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File:Coneofshame 3221.png

Tropey, stop biting that! You're going to pull out the stitches! I mean it! C'mere you!

...much better!

In veterinary practice, the Elizabethan Collar (known colloquially as a 'cone') has the purpose of promoting healing of a wound by preventing the animal from messing with it. It's effective enough. However, there is one big problem with this device...

It looks absolutely ridiculous.

It often appears as a large, white, plastic cone. Though a variety of alternatives to this design are on the market, this is the most recognizable. It makes the wearer look almost pathetic. Though the reason for it is usually medical, the result is a silly appearance and reduced line of sight. It is not abnormal to see a dog or cat with it on to run into walls or get stuck in a tight space. For this, it makes an appearance repeatedly in fiction. If it's a show with talking animals or funny animals, expect this to pop up at least once.

The Trope Namer is the movie Up, which uses the collar as more of a torture device than for medical purposes.

Examples of Cone of Shame include:


  • Pixar's Up has Dug wearing it, and eventually Alpha. Here, it is for strict humiliation.
  • On Monsters, Inc., monsters who undergo decontamination by the CDA end up wearing one.
  • Grandsanta's reindeer in Arthur Christmas wears one.
  • Bosco the dog in One Crazy Summer, and at the end of the movie, all of Bosco's pups as well.

Live Action TV:

  • Stephen Colbert did this on The Colbert Report while recovering from a broken wrist. He attempts to pour drugs into his mouth. (How did he get the bottle open?)
  • Played for Laughs during a Myth Busters build -- after cutting down a large metal funnel, the leftover piece (which looked just like one of these cones) was plopped on Scottie's head.
  • One of the new interns in Scrubs tries putting one of these on a mentally ill patient to stop him biting the bandages on his hands. She is told to stop it.

Newspaper Comics:

Western Animation:

  • The Family Guy episode Brian Sings and Swings has Brian wearing one after being hit by Peter's car.
  • In an episode of Martha Speaks, the main character has to wear one of these to prevent her from scratching her ear mites. She hates it, as it makes things 'sound funny', and scares away Baby Jake.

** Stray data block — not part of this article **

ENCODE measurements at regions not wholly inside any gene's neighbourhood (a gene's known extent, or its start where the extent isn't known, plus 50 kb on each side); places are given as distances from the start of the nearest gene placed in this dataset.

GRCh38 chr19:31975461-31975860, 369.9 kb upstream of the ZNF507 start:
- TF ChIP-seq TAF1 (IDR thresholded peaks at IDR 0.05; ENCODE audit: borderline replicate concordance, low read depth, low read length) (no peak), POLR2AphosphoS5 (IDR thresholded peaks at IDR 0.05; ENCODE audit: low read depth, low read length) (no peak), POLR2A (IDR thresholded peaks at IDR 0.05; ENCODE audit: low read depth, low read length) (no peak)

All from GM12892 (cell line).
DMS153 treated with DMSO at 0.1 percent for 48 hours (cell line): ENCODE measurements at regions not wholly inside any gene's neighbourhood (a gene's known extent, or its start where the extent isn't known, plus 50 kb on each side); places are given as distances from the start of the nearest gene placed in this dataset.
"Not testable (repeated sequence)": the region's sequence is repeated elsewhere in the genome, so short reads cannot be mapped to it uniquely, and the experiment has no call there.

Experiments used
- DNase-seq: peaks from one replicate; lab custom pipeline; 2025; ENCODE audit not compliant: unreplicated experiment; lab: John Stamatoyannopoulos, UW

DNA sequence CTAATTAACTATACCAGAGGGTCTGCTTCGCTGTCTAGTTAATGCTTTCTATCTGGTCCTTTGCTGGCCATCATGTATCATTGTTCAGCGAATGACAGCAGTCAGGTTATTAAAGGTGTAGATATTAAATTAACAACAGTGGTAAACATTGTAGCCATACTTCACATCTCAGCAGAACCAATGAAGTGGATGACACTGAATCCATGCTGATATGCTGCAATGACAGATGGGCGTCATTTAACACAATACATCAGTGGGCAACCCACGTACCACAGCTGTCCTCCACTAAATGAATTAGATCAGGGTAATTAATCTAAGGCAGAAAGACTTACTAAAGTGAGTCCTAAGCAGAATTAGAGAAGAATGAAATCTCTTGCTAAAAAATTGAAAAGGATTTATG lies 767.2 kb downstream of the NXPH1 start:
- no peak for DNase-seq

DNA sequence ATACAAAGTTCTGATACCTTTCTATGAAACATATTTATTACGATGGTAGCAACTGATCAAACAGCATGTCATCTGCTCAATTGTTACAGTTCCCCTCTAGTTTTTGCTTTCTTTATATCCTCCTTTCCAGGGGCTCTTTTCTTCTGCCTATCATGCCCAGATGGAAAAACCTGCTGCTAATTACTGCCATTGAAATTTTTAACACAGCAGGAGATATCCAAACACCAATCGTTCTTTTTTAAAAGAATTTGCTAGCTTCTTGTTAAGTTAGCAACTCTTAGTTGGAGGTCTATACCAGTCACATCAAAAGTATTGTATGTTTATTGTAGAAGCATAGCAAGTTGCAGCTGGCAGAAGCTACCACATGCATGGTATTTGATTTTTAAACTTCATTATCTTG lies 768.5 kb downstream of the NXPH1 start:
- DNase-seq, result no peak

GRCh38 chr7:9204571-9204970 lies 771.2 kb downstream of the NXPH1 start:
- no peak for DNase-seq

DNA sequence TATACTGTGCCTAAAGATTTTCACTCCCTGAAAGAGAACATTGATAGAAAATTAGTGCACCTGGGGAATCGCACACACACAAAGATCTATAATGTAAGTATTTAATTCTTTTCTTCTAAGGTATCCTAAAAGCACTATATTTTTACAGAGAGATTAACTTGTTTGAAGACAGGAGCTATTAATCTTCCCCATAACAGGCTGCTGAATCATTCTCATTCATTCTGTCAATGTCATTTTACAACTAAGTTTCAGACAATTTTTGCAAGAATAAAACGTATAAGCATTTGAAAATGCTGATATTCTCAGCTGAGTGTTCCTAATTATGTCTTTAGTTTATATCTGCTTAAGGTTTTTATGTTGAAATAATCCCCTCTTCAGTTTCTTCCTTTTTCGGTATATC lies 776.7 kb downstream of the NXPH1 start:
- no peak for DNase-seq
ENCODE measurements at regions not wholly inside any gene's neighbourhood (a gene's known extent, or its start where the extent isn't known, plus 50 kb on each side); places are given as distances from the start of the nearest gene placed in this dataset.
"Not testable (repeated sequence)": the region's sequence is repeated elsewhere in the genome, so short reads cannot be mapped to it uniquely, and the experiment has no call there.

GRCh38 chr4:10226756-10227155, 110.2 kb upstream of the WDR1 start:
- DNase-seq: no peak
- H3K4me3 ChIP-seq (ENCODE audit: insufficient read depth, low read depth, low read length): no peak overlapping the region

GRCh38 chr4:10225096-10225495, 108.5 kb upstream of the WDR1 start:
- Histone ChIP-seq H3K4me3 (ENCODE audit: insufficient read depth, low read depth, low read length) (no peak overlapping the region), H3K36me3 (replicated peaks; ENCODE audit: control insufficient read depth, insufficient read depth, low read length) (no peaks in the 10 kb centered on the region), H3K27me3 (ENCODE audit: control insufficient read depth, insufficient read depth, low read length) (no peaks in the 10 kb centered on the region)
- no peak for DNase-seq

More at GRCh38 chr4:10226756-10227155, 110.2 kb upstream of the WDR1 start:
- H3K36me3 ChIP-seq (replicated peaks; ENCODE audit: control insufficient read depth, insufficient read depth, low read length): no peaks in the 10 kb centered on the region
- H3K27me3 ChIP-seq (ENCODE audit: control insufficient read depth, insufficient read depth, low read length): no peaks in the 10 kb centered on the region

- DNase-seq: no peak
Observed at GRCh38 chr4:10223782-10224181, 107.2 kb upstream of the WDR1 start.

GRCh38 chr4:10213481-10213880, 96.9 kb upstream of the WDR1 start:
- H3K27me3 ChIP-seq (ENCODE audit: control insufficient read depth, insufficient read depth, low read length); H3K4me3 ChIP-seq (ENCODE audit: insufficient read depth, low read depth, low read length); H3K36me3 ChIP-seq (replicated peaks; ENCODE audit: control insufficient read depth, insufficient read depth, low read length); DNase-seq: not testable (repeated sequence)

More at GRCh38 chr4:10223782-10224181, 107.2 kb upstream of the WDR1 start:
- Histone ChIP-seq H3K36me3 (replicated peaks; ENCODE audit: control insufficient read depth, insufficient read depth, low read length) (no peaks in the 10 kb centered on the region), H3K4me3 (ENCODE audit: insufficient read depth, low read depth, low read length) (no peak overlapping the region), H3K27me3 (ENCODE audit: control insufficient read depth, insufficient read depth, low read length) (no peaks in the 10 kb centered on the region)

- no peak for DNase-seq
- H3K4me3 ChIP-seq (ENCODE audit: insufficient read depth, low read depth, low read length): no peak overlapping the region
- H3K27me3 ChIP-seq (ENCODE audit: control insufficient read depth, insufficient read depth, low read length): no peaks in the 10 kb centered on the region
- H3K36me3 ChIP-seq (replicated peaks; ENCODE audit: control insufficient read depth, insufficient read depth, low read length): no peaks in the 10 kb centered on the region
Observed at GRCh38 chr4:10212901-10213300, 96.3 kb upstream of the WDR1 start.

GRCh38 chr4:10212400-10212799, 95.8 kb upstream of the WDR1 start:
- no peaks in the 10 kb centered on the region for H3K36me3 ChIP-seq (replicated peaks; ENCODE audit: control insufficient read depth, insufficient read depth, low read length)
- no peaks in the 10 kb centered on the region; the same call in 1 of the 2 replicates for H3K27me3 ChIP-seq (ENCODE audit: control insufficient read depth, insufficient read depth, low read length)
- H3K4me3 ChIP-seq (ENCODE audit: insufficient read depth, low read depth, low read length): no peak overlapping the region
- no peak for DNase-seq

• The Simpsons: When Mr. Burns' slant oil drill ruins Bart's treehouse (with him & Santa's Little Helper inside), SLH is reduced to wearing one of these while in a doggie-wheelchair.
  • Cleo got to wear one in the Clifford the Big Red Dog episode "Cleo Gets A Cone".
  • Tuff Puppy: Dudley has to wear one so he won't scratch at the horrible red rash on his butt.
  • In The Secret Files of the Spy Dogs it is revealed that the device was designed by dogs themselves - it is used by the communication teams for voice amplification.
  • Lucky from the Animated Series of One Hundred and One Dalmatians had to wear a cone after falling from a high tree branch and getting stitches. Cue humiliation from the other dogs.
  • Phineas and Ferb: Even platypuses aren't immune. Perry had to wear one for most of the morning, which was so big that it kept him from entering his lair, and subsequently, from thwarting Doofenschmirtz.
  • Dale gets one of these after trying to put out head lice with chemicals from his extermination business (which went about as well as one would expect).
  • In an episode of The Powerpuff Girls, Bubbles is reduced to having to wear one of these after being stung in the throat by a bee.

Web Comics:

  • Cest La Vie: A human character, Michael, is forced to wear one as he cannot help picking at an operation site... Michael, we should add, is a little bit "strange" anyway; the author may be building him up into somebody asocial and undersocialized.
  • Two Lumps: Snooch had to wear a cone, and was using it as a megaphone.
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